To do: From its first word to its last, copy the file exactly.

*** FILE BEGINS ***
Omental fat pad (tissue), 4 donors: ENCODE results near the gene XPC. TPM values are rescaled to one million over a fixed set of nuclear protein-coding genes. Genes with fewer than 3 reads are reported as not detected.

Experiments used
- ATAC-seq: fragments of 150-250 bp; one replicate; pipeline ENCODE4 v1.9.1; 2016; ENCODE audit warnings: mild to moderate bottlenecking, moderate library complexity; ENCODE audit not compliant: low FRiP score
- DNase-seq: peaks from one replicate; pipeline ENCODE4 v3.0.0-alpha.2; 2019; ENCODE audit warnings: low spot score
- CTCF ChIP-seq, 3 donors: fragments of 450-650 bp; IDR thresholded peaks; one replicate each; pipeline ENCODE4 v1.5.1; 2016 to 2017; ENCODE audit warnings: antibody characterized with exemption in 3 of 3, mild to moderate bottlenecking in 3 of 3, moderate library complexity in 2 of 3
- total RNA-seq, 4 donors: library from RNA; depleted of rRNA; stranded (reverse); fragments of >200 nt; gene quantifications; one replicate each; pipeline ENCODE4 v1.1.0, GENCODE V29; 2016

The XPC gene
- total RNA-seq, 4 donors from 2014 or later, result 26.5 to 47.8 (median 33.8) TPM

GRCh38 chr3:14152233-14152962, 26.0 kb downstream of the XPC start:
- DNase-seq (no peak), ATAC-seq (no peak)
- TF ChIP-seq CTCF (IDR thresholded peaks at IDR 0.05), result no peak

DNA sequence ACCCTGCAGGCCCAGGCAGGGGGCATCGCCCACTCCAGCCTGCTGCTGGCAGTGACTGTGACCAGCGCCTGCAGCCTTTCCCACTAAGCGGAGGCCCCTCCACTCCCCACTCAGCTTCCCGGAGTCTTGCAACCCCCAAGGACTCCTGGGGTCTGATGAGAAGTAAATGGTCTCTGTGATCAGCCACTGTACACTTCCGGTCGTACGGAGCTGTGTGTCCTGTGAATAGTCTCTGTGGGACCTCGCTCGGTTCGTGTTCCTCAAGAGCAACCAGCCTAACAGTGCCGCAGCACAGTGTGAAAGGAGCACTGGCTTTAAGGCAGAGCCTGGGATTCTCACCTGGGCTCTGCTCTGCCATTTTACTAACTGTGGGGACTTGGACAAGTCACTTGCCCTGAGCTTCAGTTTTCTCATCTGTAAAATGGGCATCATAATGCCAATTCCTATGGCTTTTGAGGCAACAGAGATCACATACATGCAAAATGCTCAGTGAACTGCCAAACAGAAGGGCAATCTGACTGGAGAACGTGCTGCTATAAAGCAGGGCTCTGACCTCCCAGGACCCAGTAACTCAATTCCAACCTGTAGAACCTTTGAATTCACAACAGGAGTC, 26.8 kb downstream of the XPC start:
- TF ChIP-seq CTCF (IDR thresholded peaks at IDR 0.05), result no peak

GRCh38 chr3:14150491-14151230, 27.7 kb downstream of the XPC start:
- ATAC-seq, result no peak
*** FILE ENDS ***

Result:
Omental fat pad (tissue), 4 donors: ENCODE results near the gene XPC. TPM values are rescaled to one million over a fixed set of nuclear protein-coding genes. Genes with fewer than 3 reads are reported as not detected.

Experiments used
- ATAC-seq: fragments of 150-250 bp; one replicate; pipeline ENCODE4 v1.9.1; 2016; ENCODE audit warnings: mild to moderate bottlenecking, moderate library complexity; ENCODE audit not compliant: low FRiP score
- DNase-seq: peaks from one replicate; pipeline ENCODE4 v3.0.0-alpha.2; 2019; ENCODE audit warnings: low spot score
- CTCF ChIP-seq, 3 donors: fragments of 450-650 bp; IDR thresholded peaks; one replicate each; pipeline ENCODE4 v1.5.1; 2016 to 2017; ENCODE audit warnings: antibody characterized with exemption in 3 of 3, mild to moderate bottlenecking in 3 of 3, moderate library complexity in 2 of 3
- total RNA-seq, 4 donors: library from RNA; depleted of rRNA; stranded (reverse); fragments of >200 nt; gene quantifications; one replicate each; pipeline ENCODE4 v1.1.0, GENCODE V29; 2016

The XPC gene
- total RNA-seq, 4 donors from 2014 or later, result 26.5 to 47.8 (median 33.8) TPM

GRCh38 chr3:14152233-14152962, 26.0 kb downstream of the XPC start:
- DNase-seq (no peak), ATAC-seq (no peak)
- TF ChIP-seq CTCF (IDR thresholded peaks at IDR 0.05), result no peak

DNA sequence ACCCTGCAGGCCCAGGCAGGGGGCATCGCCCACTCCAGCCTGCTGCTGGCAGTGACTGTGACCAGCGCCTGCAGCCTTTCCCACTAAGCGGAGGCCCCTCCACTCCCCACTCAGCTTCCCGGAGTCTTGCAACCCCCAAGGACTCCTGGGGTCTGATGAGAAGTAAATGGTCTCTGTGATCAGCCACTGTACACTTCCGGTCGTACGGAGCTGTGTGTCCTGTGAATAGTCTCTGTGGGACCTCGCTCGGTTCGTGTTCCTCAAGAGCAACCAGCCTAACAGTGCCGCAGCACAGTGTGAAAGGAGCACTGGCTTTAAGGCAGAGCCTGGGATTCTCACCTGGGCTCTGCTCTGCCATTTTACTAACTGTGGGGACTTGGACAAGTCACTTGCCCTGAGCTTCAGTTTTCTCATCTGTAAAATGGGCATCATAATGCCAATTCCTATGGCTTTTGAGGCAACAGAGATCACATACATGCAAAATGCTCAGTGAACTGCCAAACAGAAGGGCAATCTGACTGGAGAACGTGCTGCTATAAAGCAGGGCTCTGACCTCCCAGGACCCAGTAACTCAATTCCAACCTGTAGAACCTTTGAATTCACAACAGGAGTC, 26.8 kb downstream of the XPC start:
- TF ChIP-seq CTCF (IDR thresholded peaks at IDR 0.05), result no peak

GRCh38 chr3:14150491-14151230, 27.7 kb downstream of the XPC start:
- ATAC-seq, result no peak